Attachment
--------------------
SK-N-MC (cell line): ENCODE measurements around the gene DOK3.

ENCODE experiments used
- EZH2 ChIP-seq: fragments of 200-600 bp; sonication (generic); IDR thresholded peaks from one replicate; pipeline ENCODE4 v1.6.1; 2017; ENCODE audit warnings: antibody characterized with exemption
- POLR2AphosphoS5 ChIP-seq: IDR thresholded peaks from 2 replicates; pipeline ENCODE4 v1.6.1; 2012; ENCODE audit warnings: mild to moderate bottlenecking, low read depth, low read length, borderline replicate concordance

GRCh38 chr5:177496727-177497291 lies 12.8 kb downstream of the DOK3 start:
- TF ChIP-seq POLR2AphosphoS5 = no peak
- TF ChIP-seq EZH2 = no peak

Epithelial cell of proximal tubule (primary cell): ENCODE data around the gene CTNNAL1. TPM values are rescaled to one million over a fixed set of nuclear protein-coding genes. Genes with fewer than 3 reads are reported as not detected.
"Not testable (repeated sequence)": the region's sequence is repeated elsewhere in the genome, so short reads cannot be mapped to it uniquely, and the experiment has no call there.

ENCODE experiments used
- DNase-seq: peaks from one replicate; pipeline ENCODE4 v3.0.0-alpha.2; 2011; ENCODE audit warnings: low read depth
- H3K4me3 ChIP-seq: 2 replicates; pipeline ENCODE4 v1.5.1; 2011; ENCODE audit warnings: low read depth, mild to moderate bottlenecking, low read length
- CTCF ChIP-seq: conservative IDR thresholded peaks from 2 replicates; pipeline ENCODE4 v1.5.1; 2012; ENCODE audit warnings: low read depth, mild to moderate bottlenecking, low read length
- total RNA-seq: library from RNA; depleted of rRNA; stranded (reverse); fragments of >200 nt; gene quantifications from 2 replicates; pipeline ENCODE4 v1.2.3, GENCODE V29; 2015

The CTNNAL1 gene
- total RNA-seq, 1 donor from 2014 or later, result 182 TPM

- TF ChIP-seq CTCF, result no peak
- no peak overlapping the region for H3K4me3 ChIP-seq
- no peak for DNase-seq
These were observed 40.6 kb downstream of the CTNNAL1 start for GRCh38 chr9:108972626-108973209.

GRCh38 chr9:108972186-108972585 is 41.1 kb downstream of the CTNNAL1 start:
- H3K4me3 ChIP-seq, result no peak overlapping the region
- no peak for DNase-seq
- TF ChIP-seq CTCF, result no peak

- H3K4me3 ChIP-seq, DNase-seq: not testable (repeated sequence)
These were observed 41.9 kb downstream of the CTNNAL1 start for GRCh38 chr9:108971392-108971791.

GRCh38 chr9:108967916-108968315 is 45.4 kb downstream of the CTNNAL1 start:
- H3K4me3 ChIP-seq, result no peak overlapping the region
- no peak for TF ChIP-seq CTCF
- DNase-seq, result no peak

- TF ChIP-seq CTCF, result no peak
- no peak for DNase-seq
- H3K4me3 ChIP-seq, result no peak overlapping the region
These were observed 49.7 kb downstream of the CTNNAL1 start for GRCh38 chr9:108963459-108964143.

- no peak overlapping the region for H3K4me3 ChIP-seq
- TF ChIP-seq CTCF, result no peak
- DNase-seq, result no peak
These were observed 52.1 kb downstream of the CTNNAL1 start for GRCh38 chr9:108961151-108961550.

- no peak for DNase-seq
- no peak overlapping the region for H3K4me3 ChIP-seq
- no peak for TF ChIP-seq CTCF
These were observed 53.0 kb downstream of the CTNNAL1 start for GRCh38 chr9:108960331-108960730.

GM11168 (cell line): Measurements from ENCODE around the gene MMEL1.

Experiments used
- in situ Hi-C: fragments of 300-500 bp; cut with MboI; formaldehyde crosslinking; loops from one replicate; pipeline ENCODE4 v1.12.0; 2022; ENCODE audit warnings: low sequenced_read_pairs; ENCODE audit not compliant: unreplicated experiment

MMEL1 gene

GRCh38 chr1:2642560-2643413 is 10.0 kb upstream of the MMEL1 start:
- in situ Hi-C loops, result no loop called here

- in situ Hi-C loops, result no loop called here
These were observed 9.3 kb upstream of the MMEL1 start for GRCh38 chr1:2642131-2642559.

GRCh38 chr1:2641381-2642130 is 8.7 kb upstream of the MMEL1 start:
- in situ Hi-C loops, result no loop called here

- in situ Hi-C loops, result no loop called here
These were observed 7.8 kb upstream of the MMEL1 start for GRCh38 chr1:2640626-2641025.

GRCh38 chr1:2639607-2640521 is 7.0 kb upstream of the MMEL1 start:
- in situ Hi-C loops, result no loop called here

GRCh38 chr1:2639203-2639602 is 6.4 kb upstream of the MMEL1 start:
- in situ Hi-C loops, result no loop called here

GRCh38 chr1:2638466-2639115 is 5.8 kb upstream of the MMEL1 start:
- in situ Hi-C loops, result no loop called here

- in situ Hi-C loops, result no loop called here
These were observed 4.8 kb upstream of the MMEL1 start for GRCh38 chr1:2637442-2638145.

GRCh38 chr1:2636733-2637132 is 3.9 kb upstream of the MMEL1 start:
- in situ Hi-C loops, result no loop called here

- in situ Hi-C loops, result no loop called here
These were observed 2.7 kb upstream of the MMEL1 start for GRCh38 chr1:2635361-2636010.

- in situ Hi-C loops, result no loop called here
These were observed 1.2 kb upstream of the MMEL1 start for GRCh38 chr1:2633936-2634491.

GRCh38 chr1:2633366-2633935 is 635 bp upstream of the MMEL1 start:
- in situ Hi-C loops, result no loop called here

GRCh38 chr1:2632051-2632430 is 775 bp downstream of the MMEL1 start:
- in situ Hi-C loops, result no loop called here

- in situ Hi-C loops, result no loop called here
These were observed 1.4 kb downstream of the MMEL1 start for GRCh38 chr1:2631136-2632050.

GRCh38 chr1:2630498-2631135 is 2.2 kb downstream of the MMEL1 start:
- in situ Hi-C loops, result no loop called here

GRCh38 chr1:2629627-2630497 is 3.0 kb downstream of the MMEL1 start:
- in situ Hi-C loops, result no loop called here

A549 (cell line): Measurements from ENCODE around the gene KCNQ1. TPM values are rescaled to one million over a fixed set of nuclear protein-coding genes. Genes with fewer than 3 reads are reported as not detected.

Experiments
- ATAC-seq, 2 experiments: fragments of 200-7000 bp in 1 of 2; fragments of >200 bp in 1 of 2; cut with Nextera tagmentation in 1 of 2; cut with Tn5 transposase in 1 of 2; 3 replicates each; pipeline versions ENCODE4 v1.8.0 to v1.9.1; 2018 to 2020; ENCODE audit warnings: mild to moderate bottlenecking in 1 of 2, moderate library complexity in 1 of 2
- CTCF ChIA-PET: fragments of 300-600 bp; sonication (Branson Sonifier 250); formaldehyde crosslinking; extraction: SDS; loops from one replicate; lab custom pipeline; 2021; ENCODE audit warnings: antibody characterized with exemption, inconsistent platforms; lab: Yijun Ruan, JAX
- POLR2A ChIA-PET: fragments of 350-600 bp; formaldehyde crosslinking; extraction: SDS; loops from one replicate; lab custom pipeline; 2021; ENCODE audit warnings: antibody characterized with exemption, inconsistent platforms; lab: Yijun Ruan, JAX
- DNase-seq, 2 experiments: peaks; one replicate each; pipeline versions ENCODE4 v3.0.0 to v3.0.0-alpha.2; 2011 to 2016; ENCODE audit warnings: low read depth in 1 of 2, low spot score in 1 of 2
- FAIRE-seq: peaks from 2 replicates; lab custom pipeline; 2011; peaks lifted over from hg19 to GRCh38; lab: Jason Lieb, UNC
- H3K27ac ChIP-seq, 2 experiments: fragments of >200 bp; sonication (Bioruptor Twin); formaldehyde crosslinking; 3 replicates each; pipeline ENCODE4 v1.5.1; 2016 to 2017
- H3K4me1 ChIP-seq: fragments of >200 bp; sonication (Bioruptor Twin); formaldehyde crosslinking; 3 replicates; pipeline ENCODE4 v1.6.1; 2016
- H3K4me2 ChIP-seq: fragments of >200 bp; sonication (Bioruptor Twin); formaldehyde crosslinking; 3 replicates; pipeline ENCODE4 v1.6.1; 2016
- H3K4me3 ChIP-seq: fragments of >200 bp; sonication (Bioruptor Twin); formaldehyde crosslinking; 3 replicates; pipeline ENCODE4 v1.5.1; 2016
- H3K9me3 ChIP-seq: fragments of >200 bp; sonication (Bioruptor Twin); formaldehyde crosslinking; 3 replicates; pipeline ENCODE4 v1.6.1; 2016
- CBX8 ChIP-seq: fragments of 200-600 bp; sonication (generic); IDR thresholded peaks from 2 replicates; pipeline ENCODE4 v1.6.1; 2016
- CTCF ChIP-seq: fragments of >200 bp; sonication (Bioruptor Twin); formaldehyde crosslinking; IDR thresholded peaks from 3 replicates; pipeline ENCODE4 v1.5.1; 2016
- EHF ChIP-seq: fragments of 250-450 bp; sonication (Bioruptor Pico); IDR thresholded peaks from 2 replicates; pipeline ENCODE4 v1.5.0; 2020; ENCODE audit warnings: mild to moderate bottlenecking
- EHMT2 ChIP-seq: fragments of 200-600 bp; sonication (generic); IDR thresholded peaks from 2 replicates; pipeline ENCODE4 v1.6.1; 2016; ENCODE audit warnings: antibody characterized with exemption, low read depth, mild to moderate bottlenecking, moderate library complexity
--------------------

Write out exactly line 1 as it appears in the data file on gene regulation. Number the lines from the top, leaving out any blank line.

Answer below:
SK-N-MC (cell line): ENCODE measurements around the gene DOK3.